First Posted: 7/31/2013
Last week the House of Representatives narrowly defeated an amendment designed to prevent the National Security Agency from collecting telephone metadata — information about the sources, destinations and duration of calls — unless they were relevant to the investigation of a particular person suspected of espionage or terrorism. Cosponsored by Reps. Justin Amash, a libertarian Republican from Michigan, and John Conyers Jr., a liberal Democrat from the same state, the amendment failed by only a few votes, and only because the Obama administration and the leadership of both parties pressed hard for a no vote.
But the narrowness of the margin and the bipartisan support suggest that Congress will revisit — and soon — the question of whether the NSA should be allowed to assemble what officials have referred to as a “haystack ” of metadata in order to search for the “needle” of a connection to terrorism. The result of that reconsideration, we believe, should be legislation that would permit the government to collect such phone records only in connection with a specific investigation and with the approval of a court.
That’s what most Americans thought was happening under a provision of the Patriot Act that allows the government, with a court order, to obtain business records and other “tangible things” relevant to “an authorized investigation” of espionage or terrorism. But then former NSA contractor Edward J. Snowden provided journalists with an order from the secret Foreign Intelligence Surveillance Court giving the government access on an “ongoing daily basis” to millions of telephone records. It now seems that the court, in another secret opinion, authorized the bulk collection of virtually all domestic telephone data on the theory that the overall war on terror is a single “investigation.”
Some members of Congress have called for the public release of that and other opinions by the court. That is certainly desirable, but it wouldn’t alter the fact that because of the court’s permissive interpretation, telephone metadata is now being warehoused by the government. That is the problem the Amash amendment sought to address.
Defenders of bulk collection emphasize that the data are “queried,” or searched, only when investigators conclude that there is a “reasonable, articulable” reason to think that they will discover a phone number linked to terrorism. Before they can take it to the next level and read the contents of a conversation, a court order must be obtained. In short, the policy’s defenders say, the intrusions on Americans’ privacy are minimal, and are outweighed by the value of the program in disrupting terrorist plots.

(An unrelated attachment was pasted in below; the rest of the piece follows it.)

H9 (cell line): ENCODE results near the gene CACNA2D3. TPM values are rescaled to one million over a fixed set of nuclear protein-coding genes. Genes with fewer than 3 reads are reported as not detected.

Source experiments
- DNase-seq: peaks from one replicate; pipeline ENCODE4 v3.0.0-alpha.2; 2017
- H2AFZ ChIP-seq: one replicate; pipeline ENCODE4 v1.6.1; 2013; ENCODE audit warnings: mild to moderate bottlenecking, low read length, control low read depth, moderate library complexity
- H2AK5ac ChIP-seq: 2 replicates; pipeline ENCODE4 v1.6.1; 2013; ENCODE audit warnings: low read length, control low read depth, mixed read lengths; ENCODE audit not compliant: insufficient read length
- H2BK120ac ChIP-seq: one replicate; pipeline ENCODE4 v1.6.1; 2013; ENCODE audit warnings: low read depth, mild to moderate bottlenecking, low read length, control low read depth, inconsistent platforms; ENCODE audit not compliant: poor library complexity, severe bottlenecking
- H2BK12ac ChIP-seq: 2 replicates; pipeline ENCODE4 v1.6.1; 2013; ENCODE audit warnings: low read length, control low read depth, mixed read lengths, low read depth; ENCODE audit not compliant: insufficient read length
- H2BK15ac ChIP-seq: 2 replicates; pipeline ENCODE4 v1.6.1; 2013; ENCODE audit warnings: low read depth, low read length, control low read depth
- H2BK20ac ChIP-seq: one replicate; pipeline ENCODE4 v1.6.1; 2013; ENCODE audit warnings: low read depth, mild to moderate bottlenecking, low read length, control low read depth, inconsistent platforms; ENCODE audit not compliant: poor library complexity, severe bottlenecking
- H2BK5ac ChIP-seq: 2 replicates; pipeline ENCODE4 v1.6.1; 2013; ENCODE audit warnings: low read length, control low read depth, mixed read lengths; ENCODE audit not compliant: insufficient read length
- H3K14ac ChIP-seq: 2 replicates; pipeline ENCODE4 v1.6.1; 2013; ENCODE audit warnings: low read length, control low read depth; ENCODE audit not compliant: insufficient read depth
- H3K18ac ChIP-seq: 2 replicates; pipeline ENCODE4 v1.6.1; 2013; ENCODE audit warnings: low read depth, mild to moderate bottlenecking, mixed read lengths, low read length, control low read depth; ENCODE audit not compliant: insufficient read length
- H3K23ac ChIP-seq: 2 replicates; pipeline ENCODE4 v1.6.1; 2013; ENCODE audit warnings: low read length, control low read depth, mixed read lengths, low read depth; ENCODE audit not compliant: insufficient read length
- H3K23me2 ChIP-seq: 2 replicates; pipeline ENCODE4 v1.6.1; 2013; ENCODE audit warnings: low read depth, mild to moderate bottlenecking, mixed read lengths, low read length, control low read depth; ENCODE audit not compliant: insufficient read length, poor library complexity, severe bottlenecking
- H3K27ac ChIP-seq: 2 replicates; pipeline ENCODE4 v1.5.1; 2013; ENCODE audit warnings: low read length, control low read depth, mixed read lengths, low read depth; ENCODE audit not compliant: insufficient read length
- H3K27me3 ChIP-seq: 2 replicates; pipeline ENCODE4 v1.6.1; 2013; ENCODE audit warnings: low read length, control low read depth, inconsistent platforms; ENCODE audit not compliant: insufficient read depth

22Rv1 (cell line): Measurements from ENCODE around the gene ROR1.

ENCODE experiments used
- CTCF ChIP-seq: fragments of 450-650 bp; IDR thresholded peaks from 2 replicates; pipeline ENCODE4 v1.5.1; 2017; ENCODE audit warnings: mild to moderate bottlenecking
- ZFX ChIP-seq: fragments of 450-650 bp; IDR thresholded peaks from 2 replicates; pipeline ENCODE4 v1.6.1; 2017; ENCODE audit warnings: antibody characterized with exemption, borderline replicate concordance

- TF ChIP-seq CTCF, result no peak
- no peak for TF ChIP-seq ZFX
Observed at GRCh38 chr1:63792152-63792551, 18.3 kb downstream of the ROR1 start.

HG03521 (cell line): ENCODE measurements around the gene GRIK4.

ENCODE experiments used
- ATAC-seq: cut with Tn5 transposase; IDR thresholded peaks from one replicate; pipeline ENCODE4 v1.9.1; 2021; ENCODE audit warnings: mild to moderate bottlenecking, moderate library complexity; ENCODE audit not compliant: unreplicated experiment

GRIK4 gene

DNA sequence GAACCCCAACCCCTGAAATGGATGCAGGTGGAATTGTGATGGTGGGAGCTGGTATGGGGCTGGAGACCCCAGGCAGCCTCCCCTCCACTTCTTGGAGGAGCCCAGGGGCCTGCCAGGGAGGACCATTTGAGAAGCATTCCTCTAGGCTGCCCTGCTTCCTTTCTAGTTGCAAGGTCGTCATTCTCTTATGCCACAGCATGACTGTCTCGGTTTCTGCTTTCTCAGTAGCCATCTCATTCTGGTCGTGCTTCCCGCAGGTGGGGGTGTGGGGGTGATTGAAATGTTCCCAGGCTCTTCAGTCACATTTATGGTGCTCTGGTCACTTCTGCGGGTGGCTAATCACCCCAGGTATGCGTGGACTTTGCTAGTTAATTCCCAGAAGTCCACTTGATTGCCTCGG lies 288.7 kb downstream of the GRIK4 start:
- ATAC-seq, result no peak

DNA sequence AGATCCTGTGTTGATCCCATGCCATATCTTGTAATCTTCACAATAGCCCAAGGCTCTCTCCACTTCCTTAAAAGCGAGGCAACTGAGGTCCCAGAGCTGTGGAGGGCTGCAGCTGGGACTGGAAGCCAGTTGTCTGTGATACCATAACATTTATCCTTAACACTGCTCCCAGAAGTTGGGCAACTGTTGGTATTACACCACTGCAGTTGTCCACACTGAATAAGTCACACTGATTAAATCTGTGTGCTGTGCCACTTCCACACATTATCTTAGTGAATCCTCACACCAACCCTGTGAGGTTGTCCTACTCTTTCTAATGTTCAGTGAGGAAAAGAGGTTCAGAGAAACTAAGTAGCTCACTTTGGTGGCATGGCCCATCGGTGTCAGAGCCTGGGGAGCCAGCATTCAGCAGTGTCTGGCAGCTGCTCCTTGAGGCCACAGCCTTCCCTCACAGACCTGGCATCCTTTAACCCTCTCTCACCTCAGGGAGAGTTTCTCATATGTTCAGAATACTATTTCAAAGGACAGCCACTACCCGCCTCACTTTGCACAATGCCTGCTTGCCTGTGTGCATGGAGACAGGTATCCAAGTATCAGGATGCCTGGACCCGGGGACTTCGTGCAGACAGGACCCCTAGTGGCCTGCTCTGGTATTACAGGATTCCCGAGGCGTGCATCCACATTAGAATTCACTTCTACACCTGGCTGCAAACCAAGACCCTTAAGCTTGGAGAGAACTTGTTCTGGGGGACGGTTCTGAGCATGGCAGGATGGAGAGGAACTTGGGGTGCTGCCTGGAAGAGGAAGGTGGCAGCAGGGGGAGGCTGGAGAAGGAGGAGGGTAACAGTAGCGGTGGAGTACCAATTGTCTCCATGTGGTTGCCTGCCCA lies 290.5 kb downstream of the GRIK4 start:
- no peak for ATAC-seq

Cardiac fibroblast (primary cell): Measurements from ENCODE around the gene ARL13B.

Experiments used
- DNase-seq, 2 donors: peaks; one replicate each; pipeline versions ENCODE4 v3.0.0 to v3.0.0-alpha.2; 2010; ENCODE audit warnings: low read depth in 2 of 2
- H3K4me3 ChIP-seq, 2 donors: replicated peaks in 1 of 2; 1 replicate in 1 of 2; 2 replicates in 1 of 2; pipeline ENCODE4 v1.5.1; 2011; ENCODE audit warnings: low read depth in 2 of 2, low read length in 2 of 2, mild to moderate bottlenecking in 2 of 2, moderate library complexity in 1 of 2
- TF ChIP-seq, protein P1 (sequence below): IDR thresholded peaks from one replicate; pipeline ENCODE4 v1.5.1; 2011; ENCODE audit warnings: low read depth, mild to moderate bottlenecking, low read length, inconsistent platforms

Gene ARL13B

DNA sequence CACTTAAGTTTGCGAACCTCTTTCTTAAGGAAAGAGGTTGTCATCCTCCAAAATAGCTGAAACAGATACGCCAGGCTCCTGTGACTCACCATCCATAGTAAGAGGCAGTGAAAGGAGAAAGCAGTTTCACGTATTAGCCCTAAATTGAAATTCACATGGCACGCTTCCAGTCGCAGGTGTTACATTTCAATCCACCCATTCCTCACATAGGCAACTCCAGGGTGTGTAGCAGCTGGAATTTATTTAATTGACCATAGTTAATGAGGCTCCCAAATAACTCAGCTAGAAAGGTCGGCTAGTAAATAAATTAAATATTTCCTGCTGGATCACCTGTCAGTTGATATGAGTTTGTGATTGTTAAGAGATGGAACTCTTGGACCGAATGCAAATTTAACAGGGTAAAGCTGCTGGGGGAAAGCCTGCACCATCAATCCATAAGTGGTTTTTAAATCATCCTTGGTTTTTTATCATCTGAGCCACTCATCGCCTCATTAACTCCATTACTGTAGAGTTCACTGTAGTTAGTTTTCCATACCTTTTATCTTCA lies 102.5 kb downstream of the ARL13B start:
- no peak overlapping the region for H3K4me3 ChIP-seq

But calling patterns can provide a window on a host of intimate activities, and there is a potential for abuse any time such information is made accessible to government employees. (It wouldn’t be the first time that a government agency used personal information to harass dissidents or political opponents.) As for the usefulness of such data in preventing terrorism, it appears that the collection of domestic phone records has been much less important in detecting and disrupting plots than the monitoring of the communications of foreign targets outside the United States under a program known as PRISM (whose existence was also revealed by Snowden).
The “business records” provision of the Patriot Act expires in 2015 but can be amended any time before then. The best solution would be legislation limiting the acquisition of phone records to situations in which investigators were pursuing a specific lead, although Congress has other options that might accomplish the same thing.
The bulk collection of phone records under the Patriot Act is only one example of intrusion on personal privacy in the cause of combating terrorism. Congress also needs to scrutinize the government’s acquisition of information through so-called national security letters (which don’t require judicial review), and it must ensure that information about Americans “incidentally” collected by the PRISM program is being promptly deleted as required by law.
Even before Snowden’s disclosures, it was evident that Congress needed to take a new and exacting look at the massive surveillance system created in the aftermath of 9/11. Last week’s vote in the House suggests that members of both parties are beginning to get the message.
Los Angeles Times